December 30, 2019

JF1944: 5 Step Clarity Strategy For Identifying Your Passion #SkillSetSunday with Tracy Timm


Tracy was dealing with the “Sunday Scaries” in her first Wall Street job. Knowing that she was going to have a difficult time being happy in that position, she started looking for another way to earn money and be happy at the same time. She was surprised to learn that there was not process to help people find something they are passionate about. If you enjoyed today’s episode remember to subscribe in iTunes and leave us a review!

Best Ever Tweet:

“I took all the best teachings from all the best mentors I’ve ever had and put it all together” – Tracy Timm

Tracy Timm Real Estate Background:

  • Tracy is the founder of The Nth DegreeTM Career Academy, a proven system that helps high-potential professionals define and discover work they love
  • believes that our unique purpose in life can be realized through our careers, and wants to help people come alive at work once again.
  • Based in Dallas, Texas
  • Say hi to her at

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Joe Fairless: Best Ever listeners, how are you doing? Welcome to the best real estate investing advice ever show. I’m Joe Fairless, and this is the world’s longest-running daily real estate investing podcast, where we only talk about the best advice ever, we don’t get into any of that fluffy stuff.

First off, Best Ever listeners, I hope you’re having a wonderful weekend. Because today is Sunday, we’ve got a special segment for you called Skillset Sunday. On this episode we’re gonna be talking about a five-step career clarity strategy, so that as you’re looking at what you’re going to do in real estate, or perhaps you’re in real estate – which most of you are – and you want to identify something that’s a bit more fulfilling, and you can have more purpose in what you’re doing, this process will help you get clarity on that.

With us to talk us through that is Tracy Timm. Tracy, how are you doing?

Tracy Timm: Doing great, Joe. Thank you so much for having me.

Joe Fairless: My pleasure, and looking forward to our conversation. A little bit about Tracy – she is the founder of The Nth Degree Career Academy, which is a proven system that helps high-potential professionals to find and discover work they love. She believes that our unique purpose in life can be realized through our careers, and wants to help people come alive at work once again. Based in Dallas, Texas. With that being said, first, Tracy, do you wanna just give a bit more background on yourself? And then I would love to dive right into your five-step career clarity strategy.

Tracy Timm: Yeah, Joe. That sounds  like a great plan. I think it’s truly kismet, or irony, or whatever you wanna call it, that this is going live on a Sunday… Because Sundays used to be my least favorite day of the week, and that’s actually why I do what I do now. I don’t know if you’re familiar with the term Sunday scares, but…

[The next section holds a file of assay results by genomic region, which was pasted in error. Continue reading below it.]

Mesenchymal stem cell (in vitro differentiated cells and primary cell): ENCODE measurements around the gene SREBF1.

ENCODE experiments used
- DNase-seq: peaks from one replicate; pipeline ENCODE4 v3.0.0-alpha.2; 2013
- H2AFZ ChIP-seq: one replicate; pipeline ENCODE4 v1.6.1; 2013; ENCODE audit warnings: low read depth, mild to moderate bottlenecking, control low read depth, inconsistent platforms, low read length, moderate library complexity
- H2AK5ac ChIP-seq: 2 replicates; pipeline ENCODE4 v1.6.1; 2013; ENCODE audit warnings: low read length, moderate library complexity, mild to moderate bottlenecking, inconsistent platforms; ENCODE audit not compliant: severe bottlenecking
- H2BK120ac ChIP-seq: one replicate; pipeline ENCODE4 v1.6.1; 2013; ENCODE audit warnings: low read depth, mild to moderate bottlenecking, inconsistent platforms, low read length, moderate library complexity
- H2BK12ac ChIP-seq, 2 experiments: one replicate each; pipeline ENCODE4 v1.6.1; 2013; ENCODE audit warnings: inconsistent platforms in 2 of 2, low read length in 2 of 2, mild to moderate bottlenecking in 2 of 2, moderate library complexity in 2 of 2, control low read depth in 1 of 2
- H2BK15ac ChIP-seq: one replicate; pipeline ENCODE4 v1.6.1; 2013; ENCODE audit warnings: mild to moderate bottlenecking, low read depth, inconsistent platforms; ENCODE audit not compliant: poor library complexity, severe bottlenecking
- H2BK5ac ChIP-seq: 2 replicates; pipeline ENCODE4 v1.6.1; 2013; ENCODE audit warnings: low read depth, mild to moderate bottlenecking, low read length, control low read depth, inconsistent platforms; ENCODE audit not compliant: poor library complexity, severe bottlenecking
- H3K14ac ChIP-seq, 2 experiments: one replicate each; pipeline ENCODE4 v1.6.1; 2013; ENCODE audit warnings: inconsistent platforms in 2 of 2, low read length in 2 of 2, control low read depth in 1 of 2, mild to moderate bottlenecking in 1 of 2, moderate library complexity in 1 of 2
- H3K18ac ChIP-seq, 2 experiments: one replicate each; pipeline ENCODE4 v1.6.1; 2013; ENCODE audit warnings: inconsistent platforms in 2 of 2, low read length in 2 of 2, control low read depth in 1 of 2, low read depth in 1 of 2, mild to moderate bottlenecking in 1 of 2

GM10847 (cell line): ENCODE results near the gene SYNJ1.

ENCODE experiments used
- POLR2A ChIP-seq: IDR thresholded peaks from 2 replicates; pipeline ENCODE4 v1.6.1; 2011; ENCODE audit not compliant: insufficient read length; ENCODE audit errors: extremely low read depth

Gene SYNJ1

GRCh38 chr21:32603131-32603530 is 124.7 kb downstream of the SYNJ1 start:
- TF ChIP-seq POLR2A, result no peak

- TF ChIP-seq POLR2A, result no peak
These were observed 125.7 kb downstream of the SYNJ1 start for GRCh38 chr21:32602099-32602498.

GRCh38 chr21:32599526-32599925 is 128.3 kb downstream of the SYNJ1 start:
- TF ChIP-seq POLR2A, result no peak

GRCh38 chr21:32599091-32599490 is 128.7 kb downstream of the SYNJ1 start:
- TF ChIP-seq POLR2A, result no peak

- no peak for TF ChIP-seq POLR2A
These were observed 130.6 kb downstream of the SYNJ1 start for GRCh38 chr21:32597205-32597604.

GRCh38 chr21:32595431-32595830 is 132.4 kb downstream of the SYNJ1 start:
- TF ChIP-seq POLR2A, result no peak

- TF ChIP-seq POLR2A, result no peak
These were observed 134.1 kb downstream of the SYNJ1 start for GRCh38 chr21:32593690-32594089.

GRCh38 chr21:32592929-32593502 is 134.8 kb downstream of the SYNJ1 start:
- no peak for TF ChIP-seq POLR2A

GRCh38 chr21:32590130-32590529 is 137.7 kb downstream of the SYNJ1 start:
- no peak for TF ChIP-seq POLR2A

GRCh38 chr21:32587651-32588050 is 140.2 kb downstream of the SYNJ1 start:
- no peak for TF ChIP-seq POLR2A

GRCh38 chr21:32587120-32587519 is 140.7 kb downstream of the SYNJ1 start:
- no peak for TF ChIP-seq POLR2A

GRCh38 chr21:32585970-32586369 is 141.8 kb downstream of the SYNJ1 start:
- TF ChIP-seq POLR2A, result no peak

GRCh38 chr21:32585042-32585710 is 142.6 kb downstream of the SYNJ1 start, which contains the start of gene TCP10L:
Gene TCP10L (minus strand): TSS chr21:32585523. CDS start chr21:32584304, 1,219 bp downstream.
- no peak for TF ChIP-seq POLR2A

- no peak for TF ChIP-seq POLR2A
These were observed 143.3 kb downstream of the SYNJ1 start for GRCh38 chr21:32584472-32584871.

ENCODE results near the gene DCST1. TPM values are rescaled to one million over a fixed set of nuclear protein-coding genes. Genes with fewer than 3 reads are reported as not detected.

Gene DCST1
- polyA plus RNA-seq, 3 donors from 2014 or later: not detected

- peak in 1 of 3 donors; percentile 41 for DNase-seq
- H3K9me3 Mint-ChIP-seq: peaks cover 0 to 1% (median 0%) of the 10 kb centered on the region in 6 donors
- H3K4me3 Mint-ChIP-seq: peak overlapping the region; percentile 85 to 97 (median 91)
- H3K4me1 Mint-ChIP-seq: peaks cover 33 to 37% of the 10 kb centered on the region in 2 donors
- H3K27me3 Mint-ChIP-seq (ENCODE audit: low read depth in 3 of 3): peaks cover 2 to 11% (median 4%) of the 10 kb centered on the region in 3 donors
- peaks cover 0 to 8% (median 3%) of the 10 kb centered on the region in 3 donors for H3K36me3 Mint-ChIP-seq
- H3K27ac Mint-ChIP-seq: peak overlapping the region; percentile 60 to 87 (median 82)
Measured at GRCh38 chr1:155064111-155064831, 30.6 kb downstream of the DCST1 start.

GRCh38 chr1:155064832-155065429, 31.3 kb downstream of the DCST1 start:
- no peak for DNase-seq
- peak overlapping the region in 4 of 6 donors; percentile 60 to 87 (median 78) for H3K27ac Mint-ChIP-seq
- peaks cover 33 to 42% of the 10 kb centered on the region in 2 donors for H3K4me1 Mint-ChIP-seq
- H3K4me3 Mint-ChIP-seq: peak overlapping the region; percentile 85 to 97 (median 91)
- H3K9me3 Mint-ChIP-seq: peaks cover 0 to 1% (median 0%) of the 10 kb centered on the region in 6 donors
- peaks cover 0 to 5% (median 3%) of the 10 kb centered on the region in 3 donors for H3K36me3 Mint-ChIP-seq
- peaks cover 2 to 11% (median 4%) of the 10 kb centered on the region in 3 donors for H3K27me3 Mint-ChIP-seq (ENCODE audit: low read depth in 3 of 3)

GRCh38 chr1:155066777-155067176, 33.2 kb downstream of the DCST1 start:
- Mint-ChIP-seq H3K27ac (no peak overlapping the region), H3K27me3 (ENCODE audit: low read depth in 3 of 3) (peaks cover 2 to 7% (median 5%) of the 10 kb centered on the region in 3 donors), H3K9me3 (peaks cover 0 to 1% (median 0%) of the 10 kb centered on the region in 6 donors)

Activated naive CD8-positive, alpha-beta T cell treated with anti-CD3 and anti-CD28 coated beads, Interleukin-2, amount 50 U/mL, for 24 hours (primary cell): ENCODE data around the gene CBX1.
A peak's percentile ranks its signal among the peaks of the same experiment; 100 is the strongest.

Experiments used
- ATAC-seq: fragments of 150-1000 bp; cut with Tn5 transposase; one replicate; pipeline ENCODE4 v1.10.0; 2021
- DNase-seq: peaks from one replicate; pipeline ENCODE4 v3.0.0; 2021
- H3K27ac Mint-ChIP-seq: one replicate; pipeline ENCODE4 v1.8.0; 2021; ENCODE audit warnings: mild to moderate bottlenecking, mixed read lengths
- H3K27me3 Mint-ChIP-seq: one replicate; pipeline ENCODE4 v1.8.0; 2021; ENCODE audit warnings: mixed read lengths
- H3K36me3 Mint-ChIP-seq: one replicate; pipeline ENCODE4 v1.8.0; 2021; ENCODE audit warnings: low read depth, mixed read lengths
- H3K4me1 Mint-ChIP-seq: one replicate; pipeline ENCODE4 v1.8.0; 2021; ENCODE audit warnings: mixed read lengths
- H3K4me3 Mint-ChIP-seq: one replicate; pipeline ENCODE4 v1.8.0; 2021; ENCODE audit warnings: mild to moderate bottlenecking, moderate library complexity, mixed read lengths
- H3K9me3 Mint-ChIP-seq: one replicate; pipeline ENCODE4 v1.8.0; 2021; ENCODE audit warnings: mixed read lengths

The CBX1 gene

Joe Fairless: No, but I know the concept. I hadn’t heard it called that though. I like that.

Tracy Timm: Yeah, it’s a total millennial thing, but I love it. The reality was every Sunday you got this sort of deep pit of anxiety in your stomach knowing that the weekend was almost over and you had to go back to your job, done-done-done. And that was the reality for me right after college. My very first job out of college was working on Wall-Street, and I had a psychology background, and I loved people, and I had zero finance experience… But put all of that aside, I had really put myself in an environment where it was gonna be very difficult for me to be happy. It didn’t take advantage of any of my natural gifts, it didn’t allow me to go deeper into anything I was innately curious about or wanted to learn more about, and it put me in an environment with a lot of negativity and toxicity, and I happen to be a fairly positive person.

So the reason that I started my business is because I actually reached out to my university two years after graduating and said “Hey, I would run out the door  right now if I knew what I wanted to do. My only hurdle is that I don’t have clarity into what I would do instead of this job. Do you have any resources that would help me with the clarity process?” So not resume, not cover letters, not introductions, networking, not interview strategy, but actually just the deep confidence of knowing what I was made for and what I wanted to do.

There’s so many of us who don’t have that, and I was shocked to find that they really didn’t have anything that was strategic, any sort of framework that was proven, and that was really when the seed got planted to build one myself… And I figured “If I could figure it out for myself, then I could reverse-engineer a process that I could teach other people”, and that’s exactly what we have today. It’s a very logical, straightforward, five-step process that you can start on with knowing zero about what you really wanna do, and at the  end of the process you’ll know exactly what you want, why it’s perfect for you, and how to go find those opportunities.